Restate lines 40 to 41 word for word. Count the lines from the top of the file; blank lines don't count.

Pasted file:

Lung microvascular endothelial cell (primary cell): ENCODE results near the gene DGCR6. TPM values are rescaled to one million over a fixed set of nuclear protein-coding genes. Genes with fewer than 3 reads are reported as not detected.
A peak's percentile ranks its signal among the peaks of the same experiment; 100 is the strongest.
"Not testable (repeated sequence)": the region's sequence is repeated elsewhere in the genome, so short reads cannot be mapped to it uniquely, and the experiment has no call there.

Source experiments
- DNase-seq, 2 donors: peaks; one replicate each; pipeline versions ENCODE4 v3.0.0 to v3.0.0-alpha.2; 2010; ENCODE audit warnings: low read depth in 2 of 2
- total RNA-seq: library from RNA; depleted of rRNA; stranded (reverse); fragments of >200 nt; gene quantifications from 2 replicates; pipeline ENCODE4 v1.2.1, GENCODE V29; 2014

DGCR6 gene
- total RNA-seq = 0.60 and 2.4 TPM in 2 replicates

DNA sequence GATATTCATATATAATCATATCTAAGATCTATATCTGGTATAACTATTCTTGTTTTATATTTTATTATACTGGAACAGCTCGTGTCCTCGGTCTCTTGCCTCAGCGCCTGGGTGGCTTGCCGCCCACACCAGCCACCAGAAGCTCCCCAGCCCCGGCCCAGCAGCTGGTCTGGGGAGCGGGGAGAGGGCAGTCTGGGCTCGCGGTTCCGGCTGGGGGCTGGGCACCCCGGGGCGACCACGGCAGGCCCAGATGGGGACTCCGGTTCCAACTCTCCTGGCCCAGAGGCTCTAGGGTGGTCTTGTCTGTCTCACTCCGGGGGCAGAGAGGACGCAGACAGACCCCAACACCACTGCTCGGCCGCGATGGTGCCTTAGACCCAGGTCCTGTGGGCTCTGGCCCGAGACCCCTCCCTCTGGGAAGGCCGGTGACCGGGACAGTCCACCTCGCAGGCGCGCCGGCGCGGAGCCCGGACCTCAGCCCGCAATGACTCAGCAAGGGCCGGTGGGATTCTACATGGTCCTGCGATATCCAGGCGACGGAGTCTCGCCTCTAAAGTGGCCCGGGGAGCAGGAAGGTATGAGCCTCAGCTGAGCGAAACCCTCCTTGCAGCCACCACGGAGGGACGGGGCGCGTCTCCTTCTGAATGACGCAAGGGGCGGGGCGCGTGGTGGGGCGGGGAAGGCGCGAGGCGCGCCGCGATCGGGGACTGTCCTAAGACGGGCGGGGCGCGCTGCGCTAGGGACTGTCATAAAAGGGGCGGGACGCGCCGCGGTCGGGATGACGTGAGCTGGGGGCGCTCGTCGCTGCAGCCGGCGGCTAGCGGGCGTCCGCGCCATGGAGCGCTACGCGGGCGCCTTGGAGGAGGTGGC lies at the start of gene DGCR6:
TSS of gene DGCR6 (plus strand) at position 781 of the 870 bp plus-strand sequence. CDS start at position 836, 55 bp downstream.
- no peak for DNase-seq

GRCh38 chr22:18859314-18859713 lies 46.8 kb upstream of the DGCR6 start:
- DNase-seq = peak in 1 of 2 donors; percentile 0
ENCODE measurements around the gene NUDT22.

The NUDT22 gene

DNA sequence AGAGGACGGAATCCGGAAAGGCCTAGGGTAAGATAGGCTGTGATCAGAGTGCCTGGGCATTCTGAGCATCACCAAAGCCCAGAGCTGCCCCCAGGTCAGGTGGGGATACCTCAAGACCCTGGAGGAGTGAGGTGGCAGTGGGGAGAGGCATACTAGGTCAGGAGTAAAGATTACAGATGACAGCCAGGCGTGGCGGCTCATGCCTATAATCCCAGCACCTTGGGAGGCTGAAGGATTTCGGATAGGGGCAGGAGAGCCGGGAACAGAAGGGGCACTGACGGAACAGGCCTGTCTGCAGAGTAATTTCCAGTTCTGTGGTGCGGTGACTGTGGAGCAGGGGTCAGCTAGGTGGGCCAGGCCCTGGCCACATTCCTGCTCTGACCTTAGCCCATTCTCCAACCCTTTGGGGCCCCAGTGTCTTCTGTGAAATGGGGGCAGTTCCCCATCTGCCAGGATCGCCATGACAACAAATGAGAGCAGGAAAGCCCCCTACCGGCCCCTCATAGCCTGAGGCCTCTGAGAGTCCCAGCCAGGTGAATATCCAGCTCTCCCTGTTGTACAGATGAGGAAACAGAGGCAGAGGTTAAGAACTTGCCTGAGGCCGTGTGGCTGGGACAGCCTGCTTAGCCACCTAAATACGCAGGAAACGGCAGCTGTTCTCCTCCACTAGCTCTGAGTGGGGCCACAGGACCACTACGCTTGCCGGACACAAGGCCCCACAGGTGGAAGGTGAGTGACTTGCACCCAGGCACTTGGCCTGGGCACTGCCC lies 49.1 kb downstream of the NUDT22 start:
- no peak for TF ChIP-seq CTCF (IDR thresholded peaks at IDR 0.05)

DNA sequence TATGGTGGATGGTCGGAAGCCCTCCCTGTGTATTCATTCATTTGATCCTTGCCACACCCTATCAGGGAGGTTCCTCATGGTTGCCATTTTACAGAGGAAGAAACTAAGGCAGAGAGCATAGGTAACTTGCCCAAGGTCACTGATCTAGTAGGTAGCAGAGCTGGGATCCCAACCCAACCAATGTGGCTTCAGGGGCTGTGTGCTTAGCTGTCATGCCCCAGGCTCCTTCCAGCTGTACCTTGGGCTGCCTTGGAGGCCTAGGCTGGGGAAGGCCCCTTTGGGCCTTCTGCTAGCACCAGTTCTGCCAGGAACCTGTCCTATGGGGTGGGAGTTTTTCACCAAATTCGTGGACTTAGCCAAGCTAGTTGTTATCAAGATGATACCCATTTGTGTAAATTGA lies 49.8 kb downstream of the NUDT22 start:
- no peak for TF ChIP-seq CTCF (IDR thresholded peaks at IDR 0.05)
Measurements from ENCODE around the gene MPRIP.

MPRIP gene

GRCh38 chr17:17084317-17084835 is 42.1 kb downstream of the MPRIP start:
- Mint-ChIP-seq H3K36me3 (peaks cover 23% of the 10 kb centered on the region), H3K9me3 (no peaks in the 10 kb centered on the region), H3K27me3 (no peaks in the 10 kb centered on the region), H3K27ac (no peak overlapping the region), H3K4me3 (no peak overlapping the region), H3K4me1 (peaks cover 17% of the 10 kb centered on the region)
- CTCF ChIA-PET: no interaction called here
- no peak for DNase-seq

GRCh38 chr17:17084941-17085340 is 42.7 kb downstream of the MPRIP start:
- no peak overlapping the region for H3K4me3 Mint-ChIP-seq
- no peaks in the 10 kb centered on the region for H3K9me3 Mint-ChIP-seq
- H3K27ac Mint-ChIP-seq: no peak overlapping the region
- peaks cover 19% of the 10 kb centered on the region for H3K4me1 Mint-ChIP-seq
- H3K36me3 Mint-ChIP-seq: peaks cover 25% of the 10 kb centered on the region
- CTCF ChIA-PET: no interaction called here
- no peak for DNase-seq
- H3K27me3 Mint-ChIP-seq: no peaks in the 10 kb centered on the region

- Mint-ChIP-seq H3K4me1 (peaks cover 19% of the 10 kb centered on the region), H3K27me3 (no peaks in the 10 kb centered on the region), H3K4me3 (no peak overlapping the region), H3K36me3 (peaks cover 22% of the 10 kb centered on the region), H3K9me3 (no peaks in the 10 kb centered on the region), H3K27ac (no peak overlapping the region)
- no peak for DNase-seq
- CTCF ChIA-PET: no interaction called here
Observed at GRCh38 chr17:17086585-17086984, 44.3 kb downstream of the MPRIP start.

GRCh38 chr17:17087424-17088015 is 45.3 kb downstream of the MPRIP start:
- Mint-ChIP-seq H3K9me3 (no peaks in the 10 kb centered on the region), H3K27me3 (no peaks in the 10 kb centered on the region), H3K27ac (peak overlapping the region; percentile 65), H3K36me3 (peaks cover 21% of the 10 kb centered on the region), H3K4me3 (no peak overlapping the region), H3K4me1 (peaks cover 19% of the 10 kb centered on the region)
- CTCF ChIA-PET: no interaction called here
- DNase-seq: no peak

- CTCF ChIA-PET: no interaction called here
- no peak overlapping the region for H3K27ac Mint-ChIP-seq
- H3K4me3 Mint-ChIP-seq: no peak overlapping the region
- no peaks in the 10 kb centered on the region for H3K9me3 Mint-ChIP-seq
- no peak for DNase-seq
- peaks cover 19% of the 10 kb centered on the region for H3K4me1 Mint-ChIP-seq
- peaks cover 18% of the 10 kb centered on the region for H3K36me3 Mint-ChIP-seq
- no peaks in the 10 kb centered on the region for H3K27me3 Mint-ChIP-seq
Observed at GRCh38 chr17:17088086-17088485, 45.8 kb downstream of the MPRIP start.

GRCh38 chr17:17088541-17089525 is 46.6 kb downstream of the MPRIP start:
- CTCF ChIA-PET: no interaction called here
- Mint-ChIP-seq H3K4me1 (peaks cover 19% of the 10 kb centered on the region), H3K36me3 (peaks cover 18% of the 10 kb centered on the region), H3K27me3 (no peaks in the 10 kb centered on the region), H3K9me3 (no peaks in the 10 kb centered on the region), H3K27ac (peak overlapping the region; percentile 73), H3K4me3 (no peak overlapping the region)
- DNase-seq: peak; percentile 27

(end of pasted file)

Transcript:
- Mint-ChIP-seq H3K9me3 (no peaks in the 10 kb centered on the region), H3K27me3 (no peaks in the 10 kb centered on the region), H3K27ac (peak overlapping the region; percentile 65), H3K36me3 (peaks cover 21% of the 10 kb centered on the region), H3K4me3 (no peak overlapping the region), H3K4me1 (peaks cover 19% of the 10 kb centered on the region)
- CTCF ChIA-PET: no interaction called here